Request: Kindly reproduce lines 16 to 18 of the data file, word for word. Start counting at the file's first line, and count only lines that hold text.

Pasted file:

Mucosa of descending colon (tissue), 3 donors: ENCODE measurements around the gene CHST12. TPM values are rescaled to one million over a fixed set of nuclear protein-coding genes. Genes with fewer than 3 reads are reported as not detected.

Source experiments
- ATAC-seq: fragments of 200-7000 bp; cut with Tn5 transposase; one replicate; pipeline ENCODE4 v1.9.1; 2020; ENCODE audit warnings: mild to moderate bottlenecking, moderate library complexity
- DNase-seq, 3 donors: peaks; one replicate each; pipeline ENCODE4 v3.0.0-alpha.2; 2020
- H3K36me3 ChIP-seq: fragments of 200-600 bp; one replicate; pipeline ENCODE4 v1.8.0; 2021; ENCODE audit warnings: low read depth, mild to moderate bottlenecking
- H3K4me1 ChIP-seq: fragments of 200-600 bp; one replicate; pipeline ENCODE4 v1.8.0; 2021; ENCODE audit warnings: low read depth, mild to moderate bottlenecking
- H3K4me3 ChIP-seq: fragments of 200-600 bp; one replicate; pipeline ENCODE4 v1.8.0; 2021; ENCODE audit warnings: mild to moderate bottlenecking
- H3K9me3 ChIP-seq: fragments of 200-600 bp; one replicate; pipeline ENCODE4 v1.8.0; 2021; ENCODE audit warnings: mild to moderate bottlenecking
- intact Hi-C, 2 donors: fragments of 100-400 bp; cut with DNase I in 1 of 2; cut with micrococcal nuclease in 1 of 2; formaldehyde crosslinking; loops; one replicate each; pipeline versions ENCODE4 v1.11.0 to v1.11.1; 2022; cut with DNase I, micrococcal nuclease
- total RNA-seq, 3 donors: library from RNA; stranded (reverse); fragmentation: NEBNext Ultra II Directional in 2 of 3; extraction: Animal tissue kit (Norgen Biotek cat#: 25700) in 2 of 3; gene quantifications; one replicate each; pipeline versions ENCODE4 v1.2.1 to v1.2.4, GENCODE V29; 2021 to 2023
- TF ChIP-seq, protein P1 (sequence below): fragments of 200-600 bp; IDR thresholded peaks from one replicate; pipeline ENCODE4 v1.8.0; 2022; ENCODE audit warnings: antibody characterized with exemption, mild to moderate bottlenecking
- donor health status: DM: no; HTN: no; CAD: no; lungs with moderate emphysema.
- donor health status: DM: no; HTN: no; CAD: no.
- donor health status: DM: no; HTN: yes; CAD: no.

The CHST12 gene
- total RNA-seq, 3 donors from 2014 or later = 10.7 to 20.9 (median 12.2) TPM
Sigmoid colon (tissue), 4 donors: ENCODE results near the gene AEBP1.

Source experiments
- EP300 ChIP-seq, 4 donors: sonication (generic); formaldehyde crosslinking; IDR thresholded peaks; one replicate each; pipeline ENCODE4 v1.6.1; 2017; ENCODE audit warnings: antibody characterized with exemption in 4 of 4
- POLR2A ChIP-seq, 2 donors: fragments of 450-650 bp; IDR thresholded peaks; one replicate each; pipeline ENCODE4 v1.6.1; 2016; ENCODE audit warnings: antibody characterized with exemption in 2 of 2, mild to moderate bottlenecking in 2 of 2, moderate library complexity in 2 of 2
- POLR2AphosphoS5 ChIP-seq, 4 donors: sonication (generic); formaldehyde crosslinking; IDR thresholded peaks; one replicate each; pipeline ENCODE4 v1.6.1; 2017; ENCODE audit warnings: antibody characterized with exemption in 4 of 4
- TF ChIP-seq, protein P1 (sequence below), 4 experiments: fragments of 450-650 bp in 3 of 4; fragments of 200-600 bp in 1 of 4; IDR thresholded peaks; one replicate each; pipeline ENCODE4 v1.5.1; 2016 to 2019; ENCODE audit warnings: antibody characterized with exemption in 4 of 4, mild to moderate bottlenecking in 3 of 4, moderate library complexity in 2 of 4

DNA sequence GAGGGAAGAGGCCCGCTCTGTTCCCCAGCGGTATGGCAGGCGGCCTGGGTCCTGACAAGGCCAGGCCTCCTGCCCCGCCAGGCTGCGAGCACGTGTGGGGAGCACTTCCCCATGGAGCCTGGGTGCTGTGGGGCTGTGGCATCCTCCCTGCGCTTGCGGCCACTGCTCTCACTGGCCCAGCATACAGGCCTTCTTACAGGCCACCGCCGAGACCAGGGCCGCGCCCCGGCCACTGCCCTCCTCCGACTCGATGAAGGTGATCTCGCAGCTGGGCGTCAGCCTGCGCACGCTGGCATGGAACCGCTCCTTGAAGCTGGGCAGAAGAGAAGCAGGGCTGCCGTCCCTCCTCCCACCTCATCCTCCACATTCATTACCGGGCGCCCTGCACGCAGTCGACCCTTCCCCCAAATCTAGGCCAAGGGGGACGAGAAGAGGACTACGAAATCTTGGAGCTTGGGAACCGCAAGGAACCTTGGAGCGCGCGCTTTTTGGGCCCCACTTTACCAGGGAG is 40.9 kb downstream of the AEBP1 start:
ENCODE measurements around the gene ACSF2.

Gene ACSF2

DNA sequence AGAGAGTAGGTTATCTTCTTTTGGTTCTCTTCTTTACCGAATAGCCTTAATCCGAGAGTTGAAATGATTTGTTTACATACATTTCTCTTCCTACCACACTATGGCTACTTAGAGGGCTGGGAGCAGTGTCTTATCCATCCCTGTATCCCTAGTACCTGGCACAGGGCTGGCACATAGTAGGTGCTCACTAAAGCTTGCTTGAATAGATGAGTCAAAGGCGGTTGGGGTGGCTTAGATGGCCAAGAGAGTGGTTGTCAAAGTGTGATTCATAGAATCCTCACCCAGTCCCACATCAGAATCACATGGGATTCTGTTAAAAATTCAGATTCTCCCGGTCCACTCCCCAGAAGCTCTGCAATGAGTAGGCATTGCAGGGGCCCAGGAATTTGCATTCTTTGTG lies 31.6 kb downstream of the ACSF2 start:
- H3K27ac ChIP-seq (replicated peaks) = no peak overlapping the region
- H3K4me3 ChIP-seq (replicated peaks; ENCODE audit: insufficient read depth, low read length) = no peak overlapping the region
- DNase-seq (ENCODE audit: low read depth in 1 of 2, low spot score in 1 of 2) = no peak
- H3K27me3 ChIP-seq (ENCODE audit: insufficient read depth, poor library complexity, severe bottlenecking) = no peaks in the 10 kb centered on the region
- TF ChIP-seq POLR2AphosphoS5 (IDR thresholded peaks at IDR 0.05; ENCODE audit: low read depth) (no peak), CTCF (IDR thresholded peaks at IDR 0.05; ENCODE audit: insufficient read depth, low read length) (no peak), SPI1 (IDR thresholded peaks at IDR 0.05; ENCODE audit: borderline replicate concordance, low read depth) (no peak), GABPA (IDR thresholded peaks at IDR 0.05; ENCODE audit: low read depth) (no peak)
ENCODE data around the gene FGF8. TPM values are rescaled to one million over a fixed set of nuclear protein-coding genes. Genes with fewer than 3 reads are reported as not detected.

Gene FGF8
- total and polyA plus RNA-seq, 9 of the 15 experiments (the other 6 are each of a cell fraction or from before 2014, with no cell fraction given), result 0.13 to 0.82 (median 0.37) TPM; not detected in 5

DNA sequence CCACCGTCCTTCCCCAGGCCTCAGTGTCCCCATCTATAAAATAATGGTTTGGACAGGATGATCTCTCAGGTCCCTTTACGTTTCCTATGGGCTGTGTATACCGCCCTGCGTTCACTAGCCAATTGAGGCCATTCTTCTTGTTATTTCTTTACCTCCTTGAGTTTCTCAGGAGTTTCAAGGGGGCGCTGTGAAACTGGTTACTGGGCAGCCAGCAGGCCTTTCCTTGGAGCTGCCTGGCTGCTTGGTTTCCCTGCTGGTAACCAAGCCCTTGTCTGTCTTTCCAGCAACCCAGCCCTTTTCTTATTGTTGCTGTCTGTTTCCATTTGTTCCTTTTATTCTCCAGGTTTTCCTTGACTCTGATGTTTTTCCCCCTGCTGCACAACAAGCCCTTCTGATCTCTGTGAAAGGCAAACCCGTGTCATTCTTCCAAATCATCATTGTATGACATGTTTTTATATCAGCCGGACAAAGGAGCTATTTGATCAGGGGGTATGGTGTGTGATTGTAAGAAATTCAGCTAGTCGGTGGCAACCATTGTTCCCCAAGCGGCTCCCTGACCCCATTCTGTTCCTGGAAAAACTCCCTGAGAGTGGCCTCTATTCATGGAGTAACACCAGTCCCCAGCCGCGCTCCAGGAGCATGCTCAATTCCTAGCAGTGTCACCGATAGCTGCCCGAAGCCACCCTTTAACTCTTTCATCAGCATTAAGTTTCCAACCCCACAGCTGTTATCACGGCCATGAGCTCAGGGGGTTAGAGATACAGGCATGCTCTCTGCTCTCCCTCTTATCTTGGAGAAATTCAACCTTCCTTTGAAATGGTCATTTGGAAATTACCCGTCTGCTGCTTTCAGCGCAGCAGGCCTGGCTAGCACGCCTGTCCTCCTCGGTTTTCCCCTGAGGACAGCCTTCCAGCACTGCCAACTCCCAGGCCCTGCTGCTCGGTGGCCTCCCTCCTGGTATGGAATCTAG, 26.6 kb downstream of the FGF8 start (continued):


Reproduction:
- total RNA-seq, 3 donors from 2014 or later = 10.7 to 20.9 (median 12.2) TPM
Sigmoid colon (tissue), 4 donors: ENCODE results near the gene AEBP1.

Source experiments